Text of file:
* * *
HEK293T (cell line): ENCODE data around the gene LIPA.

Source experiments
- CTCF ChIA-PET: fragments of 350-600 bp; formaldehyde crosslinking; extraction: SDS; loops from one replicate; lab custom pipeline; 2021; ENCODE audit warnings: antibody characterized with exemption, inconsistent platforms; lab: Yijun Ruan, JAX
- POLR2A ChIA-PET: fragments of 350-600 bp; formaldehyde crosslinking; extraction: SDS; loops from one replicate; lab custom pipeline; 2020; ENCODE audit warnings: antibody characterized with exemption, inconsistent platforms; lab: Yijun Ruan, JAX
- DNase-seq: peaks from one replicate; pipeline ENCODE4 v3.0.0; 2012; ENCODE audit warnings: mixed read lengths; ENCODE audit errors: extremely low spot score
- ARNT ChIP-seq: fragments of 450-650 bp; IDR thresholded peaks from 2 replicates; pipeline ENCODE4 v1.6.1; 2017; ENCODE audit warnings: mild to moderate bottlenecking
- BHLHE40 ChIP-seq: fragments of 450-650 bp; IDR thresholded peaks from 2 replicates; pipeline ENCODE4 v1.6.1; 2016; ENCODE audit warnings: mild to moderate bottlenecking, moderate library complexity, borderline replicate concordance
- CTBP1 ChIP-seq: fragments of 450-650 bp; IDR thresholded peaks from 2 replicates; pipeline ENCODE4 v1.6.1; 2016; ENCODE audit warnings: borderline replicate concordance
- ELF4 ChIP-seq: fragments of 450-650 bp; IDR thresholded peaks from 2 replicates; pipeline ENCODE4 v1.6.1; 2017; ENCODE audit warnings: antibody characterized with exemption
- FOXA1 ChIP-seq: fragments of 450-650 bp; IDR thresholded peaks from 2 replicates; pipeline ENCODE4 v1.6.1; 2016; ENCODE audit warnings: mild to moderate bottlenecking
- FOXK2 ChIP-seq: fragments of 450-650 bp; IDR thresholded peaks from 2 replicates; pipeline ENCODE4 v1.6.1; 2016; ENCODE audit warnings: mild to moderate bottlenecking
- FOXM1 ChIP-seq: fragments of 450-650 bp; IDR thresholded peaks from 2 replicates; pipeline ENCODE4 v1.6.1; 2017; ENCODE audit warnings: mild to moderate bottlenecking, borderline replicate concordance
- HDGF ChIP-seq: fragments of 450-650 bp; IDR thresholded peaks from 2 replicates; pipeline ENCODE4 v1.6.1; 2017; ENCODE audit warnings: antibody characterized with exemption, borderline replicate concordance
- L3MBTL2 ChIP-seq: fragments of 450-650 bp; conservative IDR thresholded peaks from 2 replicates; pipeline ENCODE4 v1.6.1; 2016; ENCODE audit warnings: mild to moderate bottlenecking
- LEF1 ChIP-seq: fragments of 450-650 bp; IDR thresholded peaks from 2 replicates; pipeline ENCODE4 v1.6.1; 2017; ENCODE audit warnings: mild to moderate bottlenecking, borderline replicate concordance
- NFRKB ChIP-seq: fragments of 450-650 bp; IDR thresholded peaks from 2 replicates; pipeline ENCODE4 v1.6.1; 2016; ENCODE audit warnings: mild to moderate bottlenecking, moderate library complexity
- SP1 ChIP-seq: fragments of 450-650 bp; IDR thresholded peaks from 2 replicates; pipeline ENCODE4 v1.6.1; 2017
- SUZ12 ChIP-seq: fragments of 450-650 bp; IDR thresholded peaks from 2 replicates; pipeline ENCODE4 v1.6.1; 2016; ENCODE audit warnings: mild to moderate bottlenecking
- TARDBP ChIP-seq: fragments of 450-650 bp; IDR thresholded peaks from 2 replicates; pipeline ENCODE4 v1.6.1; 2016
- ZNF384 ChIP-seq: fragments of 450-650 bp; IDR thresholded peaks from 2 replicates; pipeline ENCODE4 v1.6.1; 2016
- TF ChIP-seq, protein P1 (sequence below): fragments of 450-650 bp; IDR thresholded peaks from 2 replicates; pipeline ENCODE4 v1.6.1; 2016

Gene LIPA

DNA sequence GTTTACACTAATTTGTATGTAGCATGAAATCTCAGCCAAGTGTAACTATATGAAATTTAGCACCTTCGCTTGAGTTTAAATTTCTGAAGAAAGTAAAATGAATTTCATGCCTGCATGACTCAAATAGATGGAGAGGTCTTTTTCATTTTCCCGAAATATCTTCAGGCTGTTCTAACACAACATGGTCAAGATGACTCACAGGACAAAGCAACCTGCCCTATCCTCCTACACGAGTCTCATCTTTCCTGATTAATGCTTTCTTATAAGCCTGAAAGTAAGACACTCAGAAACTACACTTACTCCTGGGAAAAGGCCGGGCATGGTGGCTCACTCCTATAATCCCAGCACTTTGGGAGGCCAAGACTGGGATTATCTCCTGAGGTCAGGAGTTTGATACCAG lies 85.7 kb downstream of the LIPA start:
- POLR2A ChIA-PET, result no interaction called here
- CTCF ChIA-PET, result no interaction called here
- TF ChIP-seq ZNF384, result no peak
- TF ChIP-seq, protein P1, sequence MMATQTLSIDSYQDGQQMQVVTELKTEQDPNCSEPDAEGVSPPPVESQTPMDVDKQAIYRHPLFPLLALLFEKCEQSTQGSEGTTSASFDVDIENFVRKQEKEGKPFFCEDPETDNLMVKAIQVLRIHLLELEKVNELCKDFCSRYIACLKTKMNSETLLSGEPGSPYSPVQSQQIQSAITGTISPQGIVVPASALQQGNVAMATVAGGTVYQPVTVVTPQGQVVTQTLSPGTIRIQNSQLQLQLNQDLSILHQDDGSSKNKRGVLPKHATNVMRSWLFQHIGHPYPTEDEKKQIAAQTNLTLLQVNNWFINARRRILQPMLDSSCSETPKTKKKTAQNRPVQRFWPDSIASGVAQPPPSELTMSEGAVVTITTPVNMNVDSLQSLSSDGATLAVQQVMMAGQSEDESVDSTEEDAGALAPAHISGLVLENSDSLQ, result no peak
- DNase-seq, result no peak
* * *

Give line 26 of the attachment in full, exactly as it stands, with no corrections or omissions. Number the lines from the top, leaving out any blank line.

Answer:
- TF ChIP-seq ZNF384, result no peak